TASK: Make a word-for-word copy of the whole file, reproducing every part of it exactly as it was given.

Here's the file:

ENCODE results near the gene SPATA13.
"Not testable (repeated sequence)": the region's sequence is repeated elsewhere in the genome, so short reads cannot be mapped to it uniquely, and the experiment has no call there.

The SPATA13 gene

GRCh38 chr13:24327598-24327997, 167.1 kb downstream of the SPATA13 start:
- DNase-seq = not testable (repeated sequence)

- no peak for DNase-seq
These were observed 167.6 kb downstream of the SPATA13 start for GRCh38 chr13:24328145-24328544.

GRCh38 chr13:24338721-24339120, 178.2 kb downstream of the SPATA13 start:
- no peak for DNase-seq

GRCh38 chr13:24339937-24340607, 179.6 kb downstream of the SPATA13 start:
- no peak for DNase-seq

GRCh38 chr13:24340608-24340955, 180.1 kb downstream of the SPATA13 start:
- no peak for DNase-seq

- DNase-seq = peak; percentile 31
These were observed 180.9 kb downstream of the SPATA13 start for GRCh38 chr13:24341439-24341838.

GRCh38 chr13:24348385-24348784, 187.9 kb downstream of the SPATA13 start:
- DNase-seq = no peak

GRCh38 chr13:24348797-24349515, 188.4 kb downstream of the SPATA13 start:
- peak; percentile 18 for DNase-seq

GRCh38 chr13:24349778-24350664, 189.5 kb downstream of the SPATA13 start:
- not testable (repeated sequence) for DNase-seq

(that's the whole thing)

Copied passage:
ENCODE results near the gene SPATA13.
"Not testable (repeated sequence)": the region's sequence is repeated elsewhere in the genome, so short reads cannot be mapped to it uniquely, and the experiment has no call there.

The SPATA13 gene

GRCh38 chr13:24327598-24327997, 167.1 kb downstream of the SPATA13 start:
- DNase-seq = not testable (repeated sequence)

- no peak for DNase-seq
These were observed 167.6 kb downstream of the SPATA13 start for GRCh38 chr13:24328145-24328544.

GRCh38 chr13:24338721-24339120, 178.2 kb downstream of the SPATA13 start:
- no peak for DNase-seq

GRCh38 chr13:24339937-24340607, 179.6 kb downstream of the SPATA13 start:
- no peak for DNase-seq

GRCh38 chr13:24340608-24340955, 180.1 kb downstream of the SPATA13 start:
- no peak for DNase-seq

- DNase-seq = peak; percentile 31
These were observed 180.9 kb downstream of the SPATA13 start for GRCh38 chr13:24341439-24341838.

GRCh38 chr13:24348385-24348784, 187.9 kb downstream of the SPATA13 start:
- DNase-seq = no peak

GRCh38 chr13:24348797-24349515, 188.4 kb downstream of the SPATA13 start:
- peak; percentile 18 for DNase-seq

GRCh38 chr13:24349778-24350664, 189.5 kb downstream of the SPATA13 start:
- not testable (repeated sequence) for DNase-seq